Learning to Tolerate Emotions

Learning to Tolerate Emotions

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When I first started doing my job, in my naivety, I felt that it was my role to help clients to never be anxious and I certainly had a few clients who asked me to help them to achieve that aim. However, I very quickly learned that this simply isn’t possible, or even desirable for a human being, and developed my role by helping clients to tolerate all of their emotions. I believe that part of a healthy mindset is being able to tolerate what are frequently seen as negative emotions, they are part of us and are there to protect us and to help us to develop and grow.



The big four emotions which we experience are Anger, Joy, Fear and Sadness and each of these has a family of emotions attached to them e.g. anger includes irritation and annoyance, fear includes anxiety and worry.
We also have a set of social emotions such as Guilt, Shame, Jealousy and Envy and I’m sure all of us have experienced these at one time or another.
The majority of my clients seek help with the fear set of emotions and a significant minority with the social emotions as well.

Typically, and understandably, clients don’t like feeling anxious and then take steps to avoid exposing themselves to situations in which they experience anxiety. The ‘negative’ emotions can be very painful to experience and the client may have paired this emotion with unpleasant consequences. This leads riders towards a situation where they limit themselves to riding within their comfort zone or perhaps not even riding at all. An anxious person may unconsciously deflect their anxiety and experience anger and frustration instead and this can lead to confusion and self doubt. If the client was able to tolerate the initial anxiety, the primary emotion, then the way forward would become clearer.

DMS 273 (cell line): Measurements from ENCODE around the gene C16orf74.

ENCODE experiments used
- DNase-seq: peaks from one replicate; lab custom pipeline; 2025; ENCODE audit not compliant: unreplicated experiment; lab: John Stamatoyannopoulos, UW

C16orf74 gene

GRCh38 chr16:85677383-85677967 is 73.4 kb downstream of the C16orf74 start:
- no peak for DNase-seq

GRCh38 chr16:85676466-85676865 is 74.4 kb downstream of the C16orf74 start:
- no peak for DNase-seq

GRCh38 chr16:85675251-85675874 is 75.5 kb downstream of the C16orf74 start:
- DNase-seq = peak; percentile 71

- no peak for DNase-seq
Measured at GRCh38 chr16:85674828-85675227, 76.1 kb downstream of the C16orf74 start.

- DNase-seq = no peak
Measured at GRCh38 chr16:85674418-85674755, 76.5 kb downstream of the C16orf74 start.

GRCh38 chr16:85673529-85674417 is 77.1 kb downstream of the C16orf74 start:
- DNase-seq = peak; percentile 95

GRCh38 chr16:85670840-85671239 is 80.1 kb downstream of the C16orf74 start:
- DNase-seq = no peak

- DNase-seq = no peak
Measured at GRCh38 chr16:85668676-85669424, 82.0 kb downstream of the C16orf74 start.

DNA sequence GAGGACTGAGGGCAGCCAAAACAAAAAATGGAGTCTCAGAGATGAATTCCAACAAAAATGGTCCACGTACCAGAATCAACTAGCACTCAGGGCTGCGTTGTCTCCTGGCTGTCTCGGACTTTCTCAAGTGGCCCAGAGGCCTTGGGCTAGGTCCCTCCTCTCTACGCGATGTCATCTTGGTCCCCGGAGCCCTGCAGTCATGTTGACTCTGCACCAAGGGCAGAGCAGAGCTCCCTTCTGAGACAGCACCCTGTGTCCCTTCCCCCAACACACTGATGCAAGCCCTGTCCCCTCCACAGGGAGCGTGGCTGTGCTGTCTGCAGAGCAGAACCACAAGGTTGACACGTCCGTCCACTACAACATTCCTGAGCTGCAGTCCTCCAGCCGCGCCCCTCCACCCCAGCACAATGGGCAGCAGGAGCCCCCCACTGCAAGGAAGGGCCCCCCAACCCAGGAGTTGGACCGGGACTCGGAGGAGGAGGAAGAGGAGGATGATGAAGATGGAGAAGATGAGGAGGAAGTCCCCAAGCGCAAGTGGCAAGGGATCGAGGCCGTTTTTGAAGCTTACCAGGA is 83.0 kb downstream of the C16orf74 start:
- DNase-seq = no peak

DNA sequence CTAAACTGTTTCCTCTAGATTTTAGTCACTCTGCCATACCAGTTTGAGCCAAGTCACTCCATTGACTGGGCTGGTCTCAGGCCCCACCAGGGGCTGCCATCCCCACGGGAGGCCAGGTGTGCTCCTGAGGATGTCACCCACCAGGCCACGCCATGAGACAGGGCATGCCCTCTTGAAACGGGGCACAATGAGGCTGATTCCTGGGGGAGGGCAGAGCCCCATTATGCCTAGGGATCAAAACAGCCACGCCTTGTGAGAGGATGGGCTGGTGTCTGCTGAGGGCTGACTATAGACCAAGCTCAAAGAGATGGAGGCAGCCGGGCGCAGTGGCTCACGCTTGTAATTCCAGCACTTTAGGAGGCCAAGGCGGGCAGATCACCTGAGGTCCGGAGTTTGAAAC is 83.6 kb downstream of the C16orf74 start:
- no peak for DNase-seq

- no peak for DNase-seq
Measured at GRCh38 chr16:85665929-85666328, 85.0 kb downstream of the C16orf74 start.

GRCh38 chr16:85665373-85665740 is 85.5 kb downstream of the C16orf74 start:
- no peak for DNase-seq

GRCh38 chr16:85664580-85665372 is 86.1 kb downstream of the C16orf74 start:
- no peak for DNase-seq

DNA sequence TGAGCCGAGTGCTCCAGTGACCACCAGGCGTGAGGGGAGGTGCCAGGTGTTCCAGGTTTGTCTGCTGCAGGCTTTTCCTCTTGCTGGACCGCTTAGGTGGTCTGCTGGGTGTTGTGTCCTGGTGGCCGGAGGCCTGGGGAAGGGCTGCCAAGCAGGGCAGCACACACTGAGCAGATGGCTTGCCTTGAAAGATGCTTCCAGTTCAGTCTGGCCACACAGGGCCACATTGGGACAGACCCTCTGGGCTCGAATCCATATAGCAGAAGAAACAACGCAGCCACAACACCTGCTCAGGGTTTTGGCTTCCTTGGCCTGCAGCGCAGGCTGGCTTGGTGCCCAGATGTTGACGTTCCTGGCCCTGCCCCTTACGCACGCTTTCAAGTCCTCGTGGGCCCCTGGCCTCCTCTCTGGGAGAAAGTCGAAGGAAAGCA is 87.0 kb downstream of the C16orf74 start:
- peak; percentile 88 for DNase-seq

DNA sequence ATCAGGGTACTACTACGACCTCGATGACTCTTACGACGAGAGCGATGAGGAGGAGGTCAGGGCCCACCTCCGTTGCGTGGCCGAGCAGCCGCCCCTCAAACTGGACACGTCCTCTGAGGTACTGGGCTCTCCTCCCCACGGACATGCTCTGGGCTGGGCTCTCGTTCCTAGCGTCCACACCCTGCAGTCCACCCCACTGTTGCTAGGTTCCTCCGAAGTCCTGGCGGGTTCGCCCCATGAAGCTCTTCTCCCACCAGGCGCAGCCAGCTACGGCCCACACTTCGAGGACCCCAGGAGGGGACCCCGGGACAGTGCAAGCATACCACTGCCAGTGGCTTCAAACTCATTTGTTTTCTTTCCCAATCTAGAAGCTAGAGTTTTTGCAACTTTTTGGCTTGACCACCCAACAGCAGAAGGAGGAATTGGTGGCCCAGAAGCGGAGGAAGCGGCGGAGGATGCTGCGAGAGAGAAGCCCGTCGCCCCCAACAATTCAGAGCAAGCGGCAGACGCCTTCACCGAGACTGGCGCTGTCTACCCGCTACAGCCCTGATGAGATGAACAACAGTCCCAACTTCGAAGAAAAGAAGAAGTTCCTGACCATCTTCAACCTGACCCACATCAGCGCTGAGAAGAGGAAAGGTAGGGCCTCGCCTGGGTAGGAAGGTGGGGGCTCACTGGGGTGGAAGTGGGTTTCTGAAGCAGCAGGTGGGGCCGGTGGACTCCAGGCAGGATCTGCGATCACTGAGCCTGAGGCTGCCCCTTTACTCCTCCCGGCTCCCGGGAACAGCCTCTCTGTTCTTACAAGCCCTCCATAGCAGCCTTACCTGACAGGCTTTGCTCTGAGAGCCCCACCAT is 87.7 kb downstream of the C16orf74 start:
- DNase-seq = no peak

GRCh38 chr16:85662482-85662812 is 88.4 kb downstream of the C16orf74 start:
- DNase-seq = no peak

As a therapist part of my job is to help my clients to develop the skills needed to deal with the emotion they’re trying to avoid and this may include helping them to expose themselves to that primary emotion and learning that they can deal with it after all. Clients learn that when they do feel anxious that they can let it go and not allow it to escalate. Developing the belief that you can do this is liberating as you realise that you really aren’t at the mercy of anxiety.

Understanding emotions helps the client to stand back from them and it can reduce activity in the limbic system of the brain and subsequently lessen the unpleasant physical symptoms which are so often experienced.

In learning to understand an emotion it’s important to validate the client’s experience and this can be the difference in a professional and a relationship with a friend. A friend might say things along the lines of “You’ll be fine” and “don’t worry’, they are being well-meaning but a professional therapist will validate the feelings and help the client to work through them, gain understanding and an ability to have more control.

The aim of learning to tolerate anxiety is that the client recognises what is happening quickly. As soon as they are aware of the physical symptoms they experience such as physical tension, butterflies, shallow breathing they are able to use their thinking brain to tell themselves that it’s OK it’s only a feeling and not a predictor of disaster. This allows the rush of stress hormones to return to normal levels, the physical sensations to lessen and the rider to gain confidence that they have control over their negative emotions and not be nearly so affected by them. It isn’t always easy but growing in confidence the rider then develops an understanding that the anxiety isn’t needed in most everyday riding situations and their enjoyment grows and their ability to stretch out of their comfort zone soars.

Talking about emotions and learning to tolerate them.


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